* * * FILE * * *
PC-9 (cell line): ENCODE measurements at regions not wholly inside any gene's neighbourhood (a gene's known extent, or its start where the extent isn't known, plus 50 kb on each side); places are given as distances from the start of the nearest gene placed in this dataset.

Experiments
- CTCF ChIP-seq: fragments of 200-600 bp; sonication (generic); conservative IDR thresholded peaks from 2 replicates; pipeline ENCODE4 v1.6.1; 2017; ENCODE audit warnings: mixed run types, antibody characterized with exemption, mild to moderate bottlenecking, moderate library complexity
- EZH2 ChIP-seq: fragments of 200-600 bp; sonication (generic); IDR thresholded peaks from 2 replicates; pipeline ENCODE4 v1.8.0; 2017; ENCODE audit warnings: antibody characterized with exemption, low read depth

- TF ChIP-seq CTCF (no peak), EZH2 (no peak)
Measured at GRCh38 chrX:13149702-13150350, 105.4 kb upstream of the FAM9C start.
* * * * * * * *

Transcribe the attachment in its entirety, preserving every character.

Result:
PC-9 (cell line): ENCODE measurements at regions not wholly inside any gene's neighbourhood (a gene's known extent, or its start where the extent isn't known, plus 50 kb on each side); places are given as distances from the start of the nearest gene placed in this dataset.

Experiments
- CTCF ChIP-seq: fragments of 200-600 bp; sonication (generic); conservative IDR thresholded peaks from 2 replicates; pipeline ENCODE4 v1.6.1; 2017; ENCODE audit warnings: mixed run types, antibody characterized with exemption, mild to moderate bottlenecking, moderate library complexity
- EZH2 ChIP-seq: fragments of 200-600 bp; sonication (generic); IDR thresholded peaks from 2 replicates; pipeline ENCODE4 v1.8.0; 2017; ENCODE audit warnings: antibody characterized with exemption, low read depth

- TF ChIP-seq CTCF (no peak), EZH2 (no peak)
Measured at GRCh38 chrX:13149702-13150350, 105.4 kb upstream of the FAM9C start.